VIEWS: 23 PAGES: 7 CATEGORY: Business & Economics POSTED ON: 5/2/2012
At its Mar 10, 2010, board meeting, FASB affirmed its prior tentative decision that a company should not present the effects of extraordinary, unusual, and infrequently occurring events and transactions as a functional category in the statement of comprehensive income, as has been required under the Accounting Standards Codification Subtopic 225-20, Income Statement -- Extraordinary and Unusual Items. The board has moved one step closer to permanently eliminating extraordinary item reporting. The International Accounting Standards Board (IASB) already prohibits reporting extraordinary items. There are many good reasons to eliminate the extraordinary item category on the income statement. FASB's decision is certainly consistent with their goal of convergence with the standards issued by the IASB. Without the extraordinary item category, FASB has limited the available alternatives to separate unique income events from ordinary income and the associated earnings-per-share calculations. A major project on FASB's agenda is the revision of the format of the financial statements.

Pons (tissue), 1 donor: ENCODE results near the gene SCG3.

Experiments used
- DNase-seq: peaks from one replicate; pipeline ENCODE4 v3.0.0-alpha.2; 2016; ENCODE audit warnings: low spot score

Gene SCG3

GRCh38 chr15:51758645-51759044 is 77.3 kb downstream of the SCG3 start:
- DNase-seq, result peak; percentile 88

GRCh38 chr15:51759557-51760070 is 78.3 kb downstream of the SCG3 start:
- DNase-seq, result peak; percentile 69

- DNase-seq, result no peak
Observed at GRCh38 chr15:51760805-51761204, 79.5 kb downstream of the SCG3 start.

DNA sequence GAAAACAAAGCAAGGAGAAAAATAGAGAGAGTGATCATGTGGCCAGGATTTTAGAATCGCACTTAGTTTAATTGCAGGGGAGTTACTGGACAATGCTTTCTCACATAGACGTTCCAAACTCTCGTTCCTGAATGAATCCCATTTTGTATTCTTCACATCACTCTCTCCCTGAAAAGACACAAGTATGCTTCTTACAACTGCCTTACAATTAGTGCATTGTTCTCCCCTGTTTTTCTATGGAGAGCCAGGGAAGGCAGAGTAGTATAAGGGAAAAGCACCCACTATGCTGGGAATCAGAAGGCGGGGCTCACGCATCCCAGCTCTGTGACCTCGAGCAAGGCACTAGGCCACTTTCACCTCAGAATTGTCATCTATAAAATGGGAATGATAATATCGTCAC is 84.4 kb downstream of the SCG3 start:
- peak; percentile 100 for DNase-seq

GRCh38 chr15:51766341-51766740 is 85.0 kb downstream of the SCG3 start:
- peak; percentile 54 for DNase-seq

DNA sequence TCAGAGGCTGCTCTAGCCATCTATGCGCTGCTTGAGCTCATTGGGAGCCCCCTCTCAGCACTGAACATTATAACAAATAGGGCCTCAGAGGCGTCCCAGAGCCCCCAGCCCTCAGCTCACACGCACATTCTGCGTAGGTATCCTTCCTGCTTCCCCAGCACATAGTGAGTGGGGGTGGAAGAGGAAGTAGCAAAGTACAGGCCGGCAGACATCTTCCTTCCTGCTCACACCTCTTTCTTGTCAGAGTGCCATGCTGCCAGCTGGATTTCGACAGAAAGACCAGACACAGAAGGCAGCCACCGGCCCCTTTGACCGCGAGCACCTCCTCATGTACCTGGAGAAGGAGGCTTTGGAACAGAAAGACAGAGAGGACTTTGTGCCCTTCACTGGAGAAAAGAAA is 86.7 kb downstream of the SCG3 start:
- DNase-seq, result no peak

A C C O U N T I N G & A U D I T I N G accounting Use of the Extraordinary Item Recent FASB Guidance in the Context of Current Practice By George O. Gamble, Thomas R. Noland, Tharindra Ranasinghe, and Sandip
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